(d) Leather of all kinds, grained, printed, embossed, ornamented, or decorated, in any manner or to any extent (including leather finished in gold, silver, aluminum, or like effects), or by any other process (in addition to tanning) made into fancy leather, and any of the foregoing cut or wholly or partly manufactured into uppers, vamps, or any forms or shapes suitable for conversion into boots, shoes, or footwear, all the foregoing by whatever name known, and to whatever use applied, 30 per centum ad valorem.
(4) Side upper leather (including grains and splits), patent leather, and leather made from calf or kip skins, rough, partly finished, or finished, or cut or wholly or partly manufactured into uppers, vamps, or any forms or shapes suitable for conversion into boots, shoes, or footwear, 15 per centum ad valorem.
In July, 1930, there was submitted to the Secretary of the Treasury, i.e., to appellee's predecessor in office, under section 516 of Public No. 361 ( 19 U.S.C.A. § 1516), a request (made by the appellants, they assert, and this is herein assumed, though the record is not clear) for a ruling upon what kinds of leathers were properly dutiable at 30 per cent. ad valorem under paragraph 1530(d), above. Domestic tanners contended that all leathers enumerated in the paragraph, whether or not commercially known as fancy leather, were so dutiable. Shoe manufacturers on the contrary took the position that no leathers were dutiable under the paragraph at 30 per cent. unless they were commercially known as fancy leathers. The Secretary held that the latter was the correct view. T.D. 44213, 58 Treas.Dec. 160.
This section, more particularly discussed under appellee's fourth point below, provides the procedure to be followed in obtaining information concerning the appraised value of, the classification of, and the rate of duty upon, imported merchandise, and in contesting such appraised value, classification, and rate.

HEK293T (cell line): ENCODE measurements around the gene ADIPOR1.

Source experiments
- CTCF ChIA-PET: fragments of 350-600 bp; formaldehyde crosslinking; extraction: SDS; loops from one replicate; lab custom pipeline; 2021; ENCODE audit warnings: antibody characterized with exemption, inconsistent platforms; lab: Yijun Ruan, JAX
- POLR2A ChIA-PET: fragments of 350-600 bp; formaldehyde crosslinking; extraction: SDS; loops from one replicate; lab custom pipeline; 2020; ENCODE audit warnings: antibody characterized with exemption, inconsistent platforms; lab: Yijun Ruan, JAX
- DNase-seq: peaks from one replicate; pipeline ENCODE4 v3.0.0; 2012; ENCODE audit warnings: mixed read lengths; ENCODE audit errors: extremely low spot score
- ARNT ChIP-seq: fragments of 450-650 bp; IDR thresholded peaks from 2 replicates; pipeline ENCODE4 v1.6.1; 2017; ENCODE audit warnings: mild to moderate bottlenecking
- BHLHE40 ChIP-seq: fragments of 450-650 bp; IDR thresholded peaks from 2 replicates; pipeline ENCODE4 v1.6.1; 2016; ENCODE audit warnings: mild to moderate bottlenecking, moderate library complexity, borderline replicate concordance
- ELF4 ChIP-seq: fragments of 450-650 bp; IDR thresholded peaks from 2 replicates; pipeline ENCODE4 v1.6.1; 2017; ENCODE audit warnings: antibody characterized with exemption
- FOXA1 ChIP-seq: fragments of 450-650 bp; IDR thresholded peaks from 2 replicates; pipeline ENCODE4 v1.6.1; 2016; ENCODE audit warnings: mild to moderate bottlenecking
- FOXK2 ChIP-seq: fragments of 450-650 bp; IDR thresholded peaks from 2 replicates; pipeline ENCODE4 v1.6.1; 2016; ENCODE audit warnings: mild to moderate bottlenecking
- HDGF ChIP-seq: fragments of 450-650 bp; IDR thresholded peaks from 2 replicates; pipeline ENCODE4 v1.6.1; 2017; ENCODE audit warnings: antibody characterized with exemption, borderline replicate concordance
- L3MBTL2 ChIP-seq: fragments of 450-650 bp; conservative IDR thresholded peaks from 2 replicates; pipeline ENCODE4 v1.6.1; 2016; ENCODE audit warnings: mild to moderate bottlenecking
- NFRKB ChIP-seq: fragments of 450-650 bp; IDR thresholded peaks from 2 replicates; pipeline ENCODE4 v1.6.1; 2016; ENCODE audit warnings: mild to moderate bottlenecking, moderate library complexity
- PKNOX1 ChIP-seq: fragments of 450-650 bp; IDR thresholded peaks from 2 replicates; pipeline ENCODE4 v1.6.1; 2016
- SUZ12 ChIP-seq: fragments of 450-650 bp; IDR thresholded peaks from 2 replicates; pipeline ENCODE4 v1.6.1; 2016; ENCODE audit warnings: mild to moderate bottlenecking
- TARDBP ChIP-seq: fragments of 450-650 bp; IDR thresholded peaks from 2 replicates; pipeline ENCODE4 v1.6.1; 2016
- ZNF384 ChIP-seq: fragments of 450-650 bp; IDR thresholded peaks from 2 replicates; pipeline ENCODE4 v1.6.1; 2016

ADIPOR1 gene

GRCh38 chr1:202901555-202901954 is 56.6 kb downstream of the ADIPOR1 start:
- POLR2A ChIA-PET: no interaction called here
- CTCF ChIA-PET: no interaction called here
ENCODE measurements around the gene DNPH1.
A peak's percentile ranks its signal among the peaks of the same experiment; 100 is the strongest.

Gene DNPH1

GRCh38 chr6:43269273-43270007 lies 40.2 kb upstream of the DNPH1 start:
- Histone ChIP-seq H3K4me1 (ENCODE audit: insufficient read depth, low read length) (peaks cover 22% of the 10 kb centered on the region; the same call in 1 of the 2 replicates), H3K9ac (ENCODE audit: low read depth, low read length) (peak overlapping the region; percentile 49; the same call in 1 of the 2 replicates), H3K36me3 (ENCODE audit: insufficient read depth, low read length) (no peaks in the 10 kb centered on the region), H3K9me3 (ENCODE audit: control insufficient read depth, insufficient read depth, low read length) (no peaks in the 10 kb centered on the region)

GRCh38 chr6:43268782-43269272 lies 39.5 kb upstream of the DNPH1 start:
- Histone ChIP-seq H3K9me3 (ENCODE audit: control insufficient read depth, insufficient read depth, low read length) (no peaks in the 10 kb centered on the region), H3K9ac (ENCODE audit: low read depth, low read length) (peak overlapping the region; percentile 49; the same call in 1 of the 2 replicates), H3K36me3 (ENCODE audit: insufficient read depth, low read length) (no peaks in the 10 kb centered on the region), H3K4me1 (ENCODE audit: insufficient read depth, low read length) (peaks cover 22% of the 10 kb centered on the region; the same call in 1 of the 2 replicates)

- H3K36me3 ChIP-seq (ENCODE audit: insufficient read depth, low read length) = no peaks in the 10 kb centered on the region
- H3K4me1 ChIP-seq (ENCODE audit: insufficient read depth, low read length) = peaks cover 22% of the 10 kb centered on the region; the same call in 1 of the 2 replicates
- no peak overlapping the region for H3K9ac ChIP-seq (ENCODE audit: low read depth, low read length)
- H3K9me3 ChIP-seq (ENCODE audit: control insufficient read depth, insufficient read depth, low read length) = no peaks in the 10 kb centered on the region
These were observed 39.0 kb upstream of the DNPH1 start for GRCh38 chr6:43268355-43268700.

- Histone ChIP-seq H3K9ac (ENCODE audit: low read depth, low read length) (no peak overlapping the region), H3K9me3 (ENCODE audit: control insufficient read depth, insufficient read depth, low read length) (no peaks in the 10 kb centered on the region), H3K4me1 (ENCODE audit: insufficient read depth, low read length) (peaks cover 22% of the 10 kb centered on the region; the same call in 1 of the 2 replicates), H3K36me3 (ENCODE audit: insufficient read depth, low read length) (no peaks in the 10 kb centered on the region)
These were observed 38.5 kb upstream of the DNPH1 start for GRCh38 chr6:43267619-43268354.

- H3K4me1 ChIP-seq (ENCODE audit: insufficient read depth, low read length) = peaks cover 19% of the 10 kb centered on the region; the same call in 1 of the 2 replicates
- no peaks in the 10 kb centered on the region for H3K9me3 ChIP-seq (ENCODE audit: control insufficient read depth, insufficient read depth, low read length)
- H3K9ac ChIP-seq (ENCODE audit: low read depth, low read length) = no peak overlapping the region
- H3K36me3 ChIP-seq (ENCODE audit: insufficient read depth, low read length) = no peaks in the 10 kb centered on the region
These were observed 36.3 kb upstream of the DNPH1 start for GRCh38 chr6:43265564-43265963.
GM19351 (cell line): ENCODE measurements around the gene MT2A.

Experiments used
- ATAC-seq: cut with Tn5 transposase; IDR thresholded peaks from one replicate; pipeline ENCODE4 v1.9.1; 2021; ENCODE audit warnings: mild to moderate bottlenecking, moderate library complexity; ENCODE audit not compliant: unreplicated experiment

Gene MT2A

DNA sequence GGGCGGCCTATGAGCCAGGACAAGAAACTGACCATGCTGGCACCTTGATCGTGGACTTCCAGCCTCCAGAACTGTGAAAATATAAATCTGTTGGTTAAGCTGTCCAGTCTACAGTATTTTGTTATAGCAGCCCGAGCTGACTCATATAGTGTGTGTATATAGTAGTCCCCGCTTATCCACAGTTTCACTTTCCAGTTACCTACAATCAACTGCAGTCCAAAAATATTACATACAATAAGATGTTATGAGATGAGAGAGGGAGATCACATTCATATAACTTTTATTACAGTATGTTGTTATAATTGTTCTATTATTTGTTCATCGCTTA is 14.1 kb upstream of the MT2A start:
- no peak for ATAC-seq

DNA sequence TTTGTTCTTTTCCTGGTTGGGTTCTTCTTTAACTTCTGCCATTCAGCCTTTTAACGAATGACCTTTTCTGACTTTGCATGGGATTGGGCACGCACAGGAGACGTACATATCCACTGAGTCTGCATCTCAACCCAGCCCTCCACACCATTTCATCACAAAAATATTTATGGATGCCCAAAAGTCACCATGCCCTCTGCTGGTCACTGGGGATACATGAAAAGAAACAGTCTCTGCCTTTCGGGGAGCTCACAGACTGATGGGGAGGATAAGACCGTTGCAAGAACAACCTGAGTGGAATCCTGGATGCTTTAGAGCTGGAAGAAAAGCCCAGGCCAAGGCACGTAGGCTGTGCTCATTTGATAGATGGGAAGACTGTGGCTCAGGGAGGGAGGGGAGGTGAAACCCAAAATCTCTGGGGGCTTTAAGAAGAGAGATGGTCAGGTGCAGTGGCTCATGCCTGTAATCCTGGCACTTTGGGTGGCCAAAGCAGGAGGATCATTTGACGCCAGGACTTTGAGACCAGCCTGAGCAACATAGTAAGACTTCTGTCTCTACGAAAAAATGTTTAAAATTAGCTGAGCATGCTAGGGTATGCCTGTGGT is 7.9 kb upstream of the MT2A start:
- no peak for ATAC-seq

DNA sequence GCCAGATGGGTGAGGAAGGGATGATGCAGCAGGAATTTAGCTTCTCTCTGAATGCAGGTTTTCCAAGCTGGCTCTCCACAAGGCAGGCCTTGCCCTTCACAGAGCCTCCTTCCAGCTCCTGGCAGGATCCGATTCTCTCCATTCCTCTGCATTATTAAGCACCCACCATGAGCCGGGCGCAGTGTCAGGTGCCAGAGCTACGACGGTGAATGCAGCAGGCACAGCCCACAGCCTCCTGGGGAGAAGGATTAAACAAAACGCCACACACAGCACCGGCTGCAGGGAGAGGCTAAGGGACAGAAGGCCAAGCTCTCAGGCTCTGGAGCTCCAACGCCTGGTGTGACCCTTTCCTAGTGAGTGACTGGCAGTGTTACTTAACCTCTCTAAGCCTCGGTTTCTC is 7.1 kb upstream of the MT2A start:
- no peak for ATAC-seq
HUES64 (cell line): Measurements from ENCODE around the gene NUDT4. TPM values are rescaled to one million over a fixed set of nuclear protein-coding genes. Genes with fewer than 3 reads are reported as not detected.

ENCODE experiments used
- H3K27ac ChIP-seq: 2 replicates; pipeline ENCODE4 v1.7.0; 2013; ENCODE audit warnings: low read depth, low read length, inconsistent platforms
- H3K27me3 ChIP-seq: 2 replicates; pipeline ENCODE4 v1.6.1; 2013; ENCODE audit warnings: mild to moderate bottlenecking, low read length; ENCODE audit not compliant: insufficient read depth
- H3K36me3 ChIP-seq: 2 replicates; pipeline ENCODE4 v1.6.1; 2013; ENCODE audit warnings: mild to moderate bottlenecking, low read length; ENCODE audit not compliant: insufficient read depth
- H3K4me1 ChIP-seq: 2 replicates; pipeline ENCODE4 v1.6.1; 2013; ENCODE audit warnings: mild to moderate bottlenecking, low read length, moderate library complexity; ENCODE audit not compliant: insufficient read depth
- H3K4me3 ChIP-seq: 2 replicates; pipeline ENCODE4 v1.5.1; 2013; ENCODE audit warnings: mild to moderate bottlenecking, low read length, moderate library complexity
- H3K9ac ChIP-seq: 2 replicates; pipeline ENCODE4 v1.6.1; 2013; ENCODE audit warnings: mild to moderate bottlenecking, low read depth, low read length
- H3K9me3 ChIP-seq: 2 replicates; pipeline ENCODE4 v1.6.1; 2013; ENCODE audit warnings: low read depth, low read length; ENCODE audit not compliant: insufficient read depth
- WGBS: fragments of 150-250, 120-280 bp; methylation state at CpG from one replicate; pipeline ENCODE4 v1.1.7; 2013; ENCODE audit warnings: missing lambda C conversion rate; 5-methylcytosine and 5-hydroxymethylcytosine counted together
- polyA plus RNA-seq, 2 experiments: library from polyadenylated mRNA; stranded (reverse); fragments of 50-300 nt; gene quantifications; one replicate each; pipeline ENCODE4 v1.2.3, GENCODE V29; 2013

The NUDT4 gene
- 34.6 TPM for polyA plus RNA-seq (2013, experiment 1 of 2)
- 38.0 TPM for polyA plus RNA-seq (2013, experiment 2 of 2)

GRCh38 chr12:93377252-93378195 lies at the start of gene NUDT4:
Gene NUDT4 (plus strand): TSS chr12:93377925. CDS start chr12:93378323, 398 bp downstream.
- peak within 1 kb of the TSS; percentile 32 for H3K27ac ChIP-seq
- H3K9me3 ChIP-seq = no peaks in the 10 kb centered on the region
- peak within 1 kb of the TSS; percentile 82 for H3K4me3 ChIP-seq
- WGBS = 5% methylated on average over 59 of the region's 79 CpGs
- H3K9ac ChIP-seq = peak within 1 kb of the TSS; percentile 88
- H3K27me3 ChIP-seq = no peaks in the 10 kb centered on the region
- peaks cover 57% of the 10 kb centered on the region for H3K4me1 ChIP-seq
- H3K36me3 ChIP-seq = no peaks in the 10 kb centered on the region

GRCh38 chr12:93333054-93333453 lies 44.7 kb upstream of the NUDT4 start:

In the amended petition (R. 32) this request is described as having been filed pursuant to the provisions of section 516(a), which has to do with complaints concerning the appraised value of imports. But the substance of the request as described in the amended petition indicates that it was filed under section 516(b), which has to do with complaints as to the classification of, and duty upon, imports, and it will be treated as if so filed.
On August 21, 1930, the John B. Stetson Company, not a party to the suit at bar, made two entries of imported leather at the port of Philadelphia under the Tariff Act of 1930. They were classified by the collector for duty as grained sheepskin under paragraph 1530(d), i.e., at 30 per cent. The importer filed protest, asserting at the hearing in the United States Customs Court that the goods were dutiable at 25 per cent. under paragraph 1530(c) of the act (19 U.S.C.A. § 1001, par. 1530 (c) as finished leather. This protest was sustained (John B. Stetson Co. v. United States, T.D. 45615, 61 Treas.Dec. 878), and the government appealed to the United States Court of Customs and Patent Appeals which, in United States v. John B. Stetson Co., T.D. 46319, 63 Treas.Dec. 642, reversed the trial court, thus holding the imports dutiable at 30 per cent. under paragraph 1530 (d).